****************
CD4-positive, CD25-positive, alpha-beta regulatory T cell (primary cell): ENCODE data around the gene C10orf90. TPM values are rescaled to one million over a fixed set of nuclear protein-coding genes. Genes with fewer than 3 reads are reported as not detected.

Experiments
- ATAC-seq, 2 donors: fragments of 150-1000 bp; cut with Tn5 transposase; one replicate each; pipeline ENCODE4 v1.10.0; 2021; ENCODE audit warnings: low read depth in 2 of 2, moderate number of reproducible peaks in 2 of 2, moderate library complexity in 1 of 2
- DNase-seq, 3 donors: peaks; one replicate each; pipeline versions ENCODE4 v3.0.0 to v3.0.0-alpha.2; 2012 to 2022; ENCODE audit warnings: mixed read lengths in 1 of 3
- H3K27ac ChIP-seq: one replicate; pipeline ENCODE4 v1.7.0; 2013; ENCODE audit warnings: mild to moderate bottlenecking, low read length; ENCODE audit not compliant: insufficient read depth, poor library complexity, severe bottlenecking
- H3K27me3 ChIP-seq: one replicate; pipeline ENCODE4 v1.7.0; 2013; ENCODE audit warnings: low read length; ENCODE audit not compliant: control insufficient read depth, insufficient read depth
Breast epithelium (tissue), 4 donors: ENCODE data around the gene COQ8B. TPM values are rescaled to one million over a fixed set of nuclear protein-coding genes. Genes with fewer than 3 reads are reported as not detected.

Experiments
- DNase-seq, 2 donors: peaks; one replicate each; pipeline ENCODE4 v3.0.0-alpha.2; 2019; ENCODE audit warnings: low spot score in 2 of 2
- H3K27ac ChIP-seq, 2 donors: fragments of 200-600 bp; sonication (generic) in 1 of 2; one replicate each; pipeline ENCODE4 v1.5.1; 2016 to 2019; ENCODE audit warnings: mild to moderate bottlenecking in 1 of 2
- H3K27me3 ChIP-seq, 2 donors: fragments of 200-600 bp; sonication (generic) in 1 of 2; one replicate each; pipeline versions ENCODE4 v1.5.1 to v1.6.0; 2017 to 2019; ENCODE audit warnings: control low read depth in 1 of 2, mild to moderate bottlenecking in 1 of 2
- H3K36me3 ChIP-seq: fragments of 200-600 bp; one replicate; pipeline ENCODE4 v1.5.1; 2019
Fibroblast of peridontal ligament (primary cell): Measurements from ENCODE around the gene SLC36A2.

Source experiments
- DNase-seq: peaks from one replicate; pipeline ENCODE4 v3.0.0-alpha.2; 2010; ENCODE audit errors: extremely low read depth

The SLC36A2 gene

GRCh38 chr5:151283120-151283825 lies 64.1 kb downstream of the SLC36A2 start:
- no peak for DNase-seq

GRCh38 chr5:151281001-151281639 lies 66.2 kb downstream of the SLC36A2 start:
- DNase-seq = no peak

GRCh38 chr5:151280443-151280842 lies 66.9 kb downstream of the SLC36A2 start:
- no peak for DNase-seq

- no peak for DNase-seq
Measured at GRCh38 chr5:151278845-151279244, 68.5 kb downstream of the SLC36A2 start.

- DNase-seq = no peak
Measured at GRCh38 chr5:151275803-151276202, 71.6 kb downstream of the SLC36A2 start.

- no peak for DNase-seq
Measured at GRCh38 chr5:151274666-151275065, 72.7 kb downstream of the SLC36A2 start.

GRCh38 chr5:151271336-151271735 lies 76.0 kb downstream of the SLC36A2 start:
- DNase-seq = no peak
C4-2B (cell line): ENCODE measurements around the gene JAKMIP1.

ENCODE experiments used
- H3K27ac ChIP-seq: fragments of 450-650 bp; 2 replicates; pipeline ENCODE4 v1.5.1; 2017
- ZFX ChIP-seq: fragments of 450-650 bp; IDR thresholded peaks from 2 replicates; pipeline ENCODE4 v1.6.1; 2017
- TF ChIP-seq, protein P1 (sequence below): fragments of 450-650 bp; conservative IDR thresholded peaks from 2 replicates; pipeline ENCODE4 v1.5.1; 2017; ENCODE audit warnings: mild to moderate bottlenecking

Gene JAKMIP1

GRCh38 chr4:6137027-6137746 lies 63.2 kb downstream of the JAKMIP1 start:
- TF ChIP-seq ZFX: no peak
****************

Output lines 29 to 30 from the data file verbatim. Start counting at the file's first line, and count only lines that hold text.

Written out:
GRCh38 chr5:151271336-151271735 lies 76.0 kb downstream of the SLC36A2 start:
- DNase-seq = no peak